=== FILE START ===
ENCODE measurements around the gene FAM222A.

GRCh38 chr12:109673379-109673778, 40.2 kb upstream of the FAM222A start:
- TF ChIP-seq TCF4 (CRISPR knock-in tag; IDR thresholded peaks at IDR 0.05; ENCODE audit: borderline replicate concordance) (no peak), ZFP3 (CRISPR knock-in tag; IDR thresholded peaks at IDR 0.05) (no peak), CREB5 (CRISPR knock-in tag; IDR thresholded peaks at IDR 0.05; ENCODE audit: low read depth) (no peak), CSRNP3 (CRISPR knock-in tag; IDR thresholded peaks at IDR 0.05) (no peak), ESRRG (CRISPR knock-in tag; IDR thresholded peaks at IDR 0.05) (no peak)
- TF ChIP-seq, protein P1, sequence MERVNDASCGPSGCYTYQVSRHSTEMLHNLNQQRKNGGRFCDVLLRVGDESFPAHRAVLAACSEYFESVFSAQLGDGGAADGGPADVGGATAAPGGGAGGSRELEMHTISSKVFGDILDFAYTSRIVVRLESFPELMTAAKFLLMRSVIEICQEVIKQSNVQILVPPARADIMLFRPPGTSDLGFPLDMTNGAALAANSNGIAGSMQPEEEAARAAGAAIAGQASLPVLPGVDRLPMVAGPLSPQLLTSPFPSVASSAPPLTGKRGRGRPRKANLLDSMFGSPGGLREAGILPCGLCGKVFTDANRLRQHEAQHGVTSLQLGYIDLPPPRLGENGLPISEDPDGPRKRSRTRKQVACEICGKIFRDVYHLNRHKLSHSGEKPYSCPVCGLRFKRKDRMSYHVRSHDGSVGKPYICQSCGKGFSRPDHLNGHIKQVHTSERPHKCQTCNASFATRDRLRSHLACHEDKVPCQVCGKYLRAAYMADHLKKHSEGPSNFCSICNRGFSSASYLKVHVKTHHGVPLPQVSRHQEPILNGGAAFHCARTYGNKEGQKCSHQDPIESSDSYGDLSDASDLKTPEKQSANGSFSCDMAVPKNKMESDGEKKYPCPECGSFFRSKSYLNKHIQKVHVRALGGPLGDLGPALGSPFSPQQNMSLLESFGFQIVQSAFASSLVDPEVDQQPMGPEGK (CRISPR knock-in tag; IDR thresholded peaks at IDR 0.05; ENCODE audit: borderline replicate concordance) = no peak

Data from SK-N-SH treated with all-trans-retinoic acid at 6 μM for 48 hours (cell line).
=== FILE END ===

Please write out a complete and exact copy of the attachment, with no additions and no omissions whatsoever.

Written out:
ENCODE measurements around the gene FAM222A.

GRCh38 chr12:109673379-109673778, 40.2 kb upstream of the FAM222A start:
- TF ChIP-seq TCF4 (CRISPR knock-in tag; IDR thresholded peaks at IDR 0.05; ENCODE audit: borderline replicate concordance) (no peak), ZFP3 (CRISPR knock-in tag; IDR thresholded peaks at IDR 0.05) (no peak), CREB5 (CRISPR knock-in tag; IDR thresholded peaks at IDR 0.05; ENCODE audit: low read depth) (no peak), CSRNP3 (CRISPR knock-in tag; IDR thresholded peaks at IDR 0.05) (no peak), ESRRG (CRISPR knock-in tag; IDR thresholded peaks at IDR 0.05) (no peak)
- TF ChIP-seq, protein P1, sequence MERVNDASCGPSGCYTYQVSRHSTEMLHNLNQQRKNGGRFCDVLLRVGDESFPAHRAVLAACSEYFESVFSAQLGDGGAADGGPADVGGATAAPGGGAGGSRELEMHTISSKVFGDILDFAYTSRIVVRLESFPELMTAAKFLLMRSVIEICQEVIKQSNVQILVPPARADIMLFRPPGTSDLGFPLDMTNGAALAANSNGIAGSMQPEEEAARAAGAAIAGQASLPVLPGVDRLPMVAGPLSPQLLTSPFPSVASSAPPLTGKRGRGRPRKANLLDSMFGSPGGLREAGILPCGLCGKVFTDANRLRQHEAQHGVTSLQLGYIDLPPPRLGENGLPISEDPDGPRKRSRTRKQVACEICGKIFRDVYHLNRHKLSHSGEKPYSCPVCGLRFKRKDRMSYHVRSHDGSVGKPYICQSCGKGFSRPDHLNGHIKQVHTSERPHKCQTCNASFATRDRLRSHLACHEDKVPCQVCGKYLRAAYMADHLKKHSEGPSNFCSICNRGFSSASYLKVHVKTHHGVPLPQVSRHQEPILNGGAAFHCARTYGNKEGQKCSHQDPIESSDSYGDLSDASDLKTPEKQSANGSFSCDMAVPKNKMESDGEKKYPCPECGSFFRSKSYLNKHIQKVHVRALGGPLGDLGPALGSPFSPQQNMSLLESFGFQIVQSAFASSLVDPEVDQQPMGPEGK (CRISPR knock-in tag; IDR thresholded peaks at IDR 0.05; ENCODE audit: borderline replicate concordance) = no peak

Data from SK-N-SH treated with all-trans-retinoic acid at 6 μM for 48 hours (cell line).